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    ABSTRACT: Parkinson's disease (PD) is associated with loss of total glutathione (GSH) which may contribute to progressive cell death. Peripheral GSH administration has been used clinically with reported benefits. Despite this, there is little specific information to characterize its cellular uptake or clearance, brain elevation with peripheral delivery or neuroprotective efficacy in PD models. The current study was carried out to provide this information using in vitro and in vivo approaches. In rat mesencephalic culture, the monoethyl ester of GSH (GEE), but not GSH (1-10 mM, 24 h) produced a dose-dependent elevation in GSH. The half-life for clearance was 10.14 h and was not different in cells depleted of GSH prior to loading. Elevation of GSH with GEE protected neurons from oxidative stress with H2O2 or metabolic stress with the complex I and II inhibitors MPP+ and malonate, respectively. To determine if peripheral administration of GEE could elevate brain GSH levels, rats were administered 0.1-50 mg/kg/day GEE via osmotic minipump either subcutaneously (sc) or via a cannula placed into the left cerebral ventricle (icv) for 28 days. Only central delivery of GEE resulted in significant elevations of brain GSH. Elevation of brain GSH by icv infusion of GEE was examined for its neuroprotective effects against chronic central delivery of MPP+. Infusion of 0.142 mg/kg/day MPP+ for 28 days caused a selective ipsilateral loss of striatal dopamine. Co-infusion of MPP+ with 10 mg/kg/day GEE significantly protected against striatal dopamine loss. These findings show that the ethyl ester of GSH but not GSH per se can elevate intracellular GSH, that brain elevation of GSH requires central delivery of the ethyl ester and that this elevation provides neuroprotection against oxidative stress or chronic mitochondrial impairment.
    Experimental Neurology 03/2007; 203(2):512-20. DOI:10.1016/j.expneurol.2006.09.004 · 4.70 Impact Factor
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    • "Pyruvate kinase, GAPDH, and malate dehydrogenase are all glycolytic enzymes involved in the production of ATP. These enzymes have been shown to be oxidatively modified in other aging or AD-related models (Boyd-Kimball et al., 2005a; Lovell et al., 2005; Poon et al., 2005). Pyruvate kinase catalyzes the final step in glycolysis forming ATP from ADP when converting phosphoenolpyruvate to pyruvate. "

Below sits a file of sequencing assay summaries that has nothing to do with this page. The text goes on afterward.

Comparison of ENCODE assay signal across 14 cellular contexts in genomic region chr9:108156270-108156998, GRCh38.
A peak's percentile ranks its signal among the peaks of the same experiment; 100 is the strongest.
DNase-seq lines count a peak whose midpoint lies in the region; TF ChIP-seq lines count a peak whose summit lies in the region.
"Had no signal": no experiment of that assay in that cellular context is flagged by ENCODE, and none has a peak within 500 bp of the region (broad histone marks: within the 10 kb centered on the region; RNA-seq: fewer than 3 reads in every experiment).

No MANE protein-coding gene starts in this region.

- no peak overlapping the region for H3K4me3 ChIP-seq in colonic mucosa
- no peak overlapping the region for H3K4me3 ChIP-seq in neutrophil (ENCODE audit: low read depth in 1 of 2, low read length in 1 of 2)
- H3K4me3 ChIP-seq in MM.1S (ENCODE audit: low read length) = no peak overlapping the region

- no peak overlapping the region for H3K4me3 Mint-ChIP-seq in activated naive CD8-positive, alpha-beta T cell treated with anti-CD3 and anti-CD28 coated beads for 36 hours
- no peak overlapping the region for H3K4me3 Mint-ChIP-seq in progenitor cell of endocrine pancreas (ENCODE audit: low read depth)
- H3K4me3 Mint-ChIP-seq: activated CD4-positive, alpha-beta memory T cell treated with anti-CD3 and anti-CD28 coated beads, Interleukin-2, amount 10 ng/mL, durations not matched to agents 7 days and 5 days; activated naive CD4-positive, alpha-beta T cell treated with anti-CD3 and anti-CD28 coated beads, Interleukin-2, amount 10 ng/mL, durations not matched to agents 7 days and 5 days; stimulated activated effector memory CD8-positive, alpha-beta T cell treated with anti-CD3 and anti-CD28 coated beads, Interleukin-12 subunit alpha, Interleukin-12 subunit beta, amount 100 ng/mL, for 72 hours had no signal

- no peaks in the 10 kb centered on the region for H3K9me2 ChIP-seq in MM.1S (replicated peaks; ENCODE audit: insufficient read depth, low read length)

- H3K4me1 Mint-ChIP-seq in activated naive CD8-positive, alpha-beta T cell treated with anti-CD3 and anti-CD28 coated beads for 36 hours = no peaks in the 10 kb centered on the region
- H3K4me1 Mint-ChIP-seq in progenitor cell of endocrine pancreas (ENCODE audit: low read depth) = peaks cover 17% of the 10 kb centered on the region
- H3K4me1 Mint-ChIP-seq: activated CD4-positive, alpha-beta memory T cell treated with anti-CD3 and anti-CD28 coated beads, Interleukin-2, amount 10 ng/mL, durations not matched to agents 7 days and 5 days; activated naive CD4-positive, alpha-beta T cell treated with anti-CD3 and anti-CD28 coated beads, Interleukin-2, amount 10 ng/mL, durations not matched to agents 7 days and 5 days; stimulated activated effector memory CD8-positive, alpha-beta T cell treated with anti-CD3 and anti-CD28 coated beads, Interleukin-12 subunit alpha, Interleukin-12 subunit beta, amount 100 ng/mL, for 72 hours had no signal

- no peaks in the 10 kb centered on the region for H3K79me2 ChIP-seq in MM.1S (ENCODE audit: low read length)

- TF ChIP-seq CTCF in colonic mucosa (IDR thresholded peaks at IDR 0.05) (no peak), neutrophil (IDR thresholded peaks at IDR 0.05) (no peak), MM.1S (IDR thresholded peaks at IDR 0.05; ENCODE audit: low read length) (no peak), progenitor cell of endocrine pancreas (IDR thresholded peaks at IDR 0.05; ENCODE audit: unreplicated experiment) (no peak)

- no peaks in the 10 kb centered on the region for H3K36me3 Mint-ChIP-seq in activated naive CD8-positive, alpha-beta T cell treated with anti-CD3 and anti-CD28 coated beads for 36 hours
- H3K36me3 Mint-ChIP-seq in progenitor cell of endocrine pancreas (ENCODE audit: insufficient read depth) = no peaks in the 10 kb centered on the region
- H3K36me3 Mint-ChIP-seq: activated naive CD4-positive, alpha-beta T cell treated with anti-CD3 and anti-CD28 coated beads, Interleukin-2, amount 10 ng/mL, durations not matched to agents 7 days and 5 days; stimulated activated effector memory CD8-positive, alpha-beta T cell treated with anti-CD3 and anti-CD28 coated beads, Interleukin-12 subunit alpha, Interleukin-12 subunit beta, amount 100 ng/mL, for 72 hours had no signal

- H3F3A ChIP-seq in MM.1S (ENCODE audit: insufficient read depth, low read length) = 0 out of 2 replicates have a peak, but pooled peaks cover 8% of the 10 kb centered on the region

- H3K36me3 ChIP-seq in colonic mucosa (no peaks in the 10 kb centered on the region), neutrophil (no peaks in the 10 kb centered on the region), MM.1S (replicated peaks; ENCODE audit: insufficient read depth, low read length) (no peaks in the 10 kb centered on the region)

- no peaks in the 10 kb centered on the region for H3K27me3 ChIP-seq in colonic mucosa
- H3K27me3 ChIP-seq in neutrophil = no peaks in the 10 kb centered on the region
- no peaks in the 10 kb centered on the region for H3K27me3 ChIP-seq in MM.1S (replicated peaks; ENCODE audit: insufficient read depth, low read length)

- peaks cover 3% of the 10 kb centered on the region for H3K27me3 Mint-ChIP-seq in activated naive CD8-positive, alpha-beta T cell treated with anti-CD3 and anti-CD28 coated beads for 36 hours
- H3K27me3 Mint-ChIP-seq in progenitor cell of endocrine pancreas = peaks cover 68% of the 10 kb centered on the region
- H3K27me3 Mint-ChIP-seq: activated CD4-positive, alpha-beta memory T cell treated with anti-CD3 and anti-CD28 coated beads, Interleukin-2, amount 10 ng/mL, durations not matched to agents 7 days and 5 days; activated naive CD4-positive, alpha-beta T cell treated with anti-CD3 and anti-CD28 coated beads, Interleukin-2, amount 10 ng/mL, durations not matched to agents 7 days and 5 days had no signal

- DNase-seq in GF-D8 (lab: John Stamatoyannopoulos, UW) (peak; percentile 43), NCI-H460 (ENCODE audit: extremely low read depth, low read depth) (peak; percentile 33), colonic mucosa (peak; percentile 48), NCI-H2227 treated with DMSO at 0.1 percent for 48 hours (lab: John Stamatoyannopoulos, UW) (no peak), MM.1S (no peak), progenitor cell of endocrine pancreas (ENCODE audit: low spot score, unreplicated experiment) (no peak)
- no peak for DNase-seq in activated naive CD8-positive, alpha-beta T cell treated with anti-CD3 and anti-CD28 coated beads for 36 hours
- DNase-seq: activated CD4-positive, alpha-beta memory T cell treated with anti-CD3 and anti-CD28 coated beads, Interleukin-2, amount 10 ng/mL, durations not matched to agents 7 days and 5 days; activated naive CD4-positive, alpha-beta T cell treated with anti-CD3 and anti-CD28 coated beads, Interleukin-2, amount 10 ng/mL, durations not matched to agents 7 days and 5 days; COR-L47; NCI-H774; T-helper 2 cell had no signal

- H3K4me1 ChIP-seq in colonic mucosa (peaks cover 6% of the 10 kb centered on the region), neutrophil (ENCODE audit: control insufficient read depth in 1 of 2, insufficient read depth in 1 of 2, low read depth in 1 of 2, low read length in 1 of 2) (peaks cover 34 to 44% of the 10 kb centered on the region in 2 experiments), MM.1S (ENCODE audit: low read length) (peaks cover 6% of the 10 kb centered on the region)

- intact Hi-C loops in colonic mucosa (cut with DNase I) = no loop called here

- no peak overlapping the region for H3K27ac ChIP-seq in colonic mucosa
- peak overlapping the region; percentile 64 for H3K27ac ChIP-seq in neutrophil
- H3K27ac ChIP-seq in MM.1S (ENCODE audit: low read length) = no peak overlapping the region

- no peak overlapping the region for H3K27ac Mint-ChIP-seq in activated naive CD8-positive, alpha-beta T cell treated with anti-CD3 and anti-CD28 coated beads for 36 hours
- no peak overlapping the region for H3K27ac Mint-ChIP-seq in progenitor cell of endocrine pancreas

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    ABSTRACT: Oxidative stress has been implicated in the pathophysiology of a number of diseases, including neurodegenerative disorders such as Alzheimer's disease (AD), a neurodegenerative disorder associated with cognitive decline and enhanced oxidative stress. Amyloid-beta peptide(1-42) (Abeta(1-42)), one of the main component of senile plaques, can induce in vitro and in vivo oxidative damage to neuronal cells through its ability to produce free radicals. The aim of this study was to investigate the protective effect of the xanthate D609 on Abeta(1-42)-induced protein oxidation by using a redox proteomics approach. D609 was recently found to be a free radical scavenger and antioxidant. In the present study, rat primary neuronal cells were pretreated with 50 microM of D609, followed by incubation with 10 microM Abeta(1-42) for 24 hr. In the cells treated with Abeta(1-42) alone, four proteins that were significantly oxidized were identified: glyceraldehyde-3-phosphate dehydrogenase, pyruvate kinase, malate dehydrogenase, and 14-3-3 zeta. Pretreatment of neuronal cultures with D609 prior to Abeta(1-42) protected all the identified oxidized proteins in the present study against Abeta(1-42)-mediated protein oxidation. Therefore, D609 may ameliorate the Abeta(1-42)-induced oxidative modification. We discuss the implications of these Abeta(1-42)-mediated oxidatively modified proteins for AD pathology and for potential therapeutic intervention in this dementing disorder.
    Journal of Neuroscience Research 08/2006; 84(2):409-17. DOI:10.1002/jnr.20876 · 2.59 Impact Factor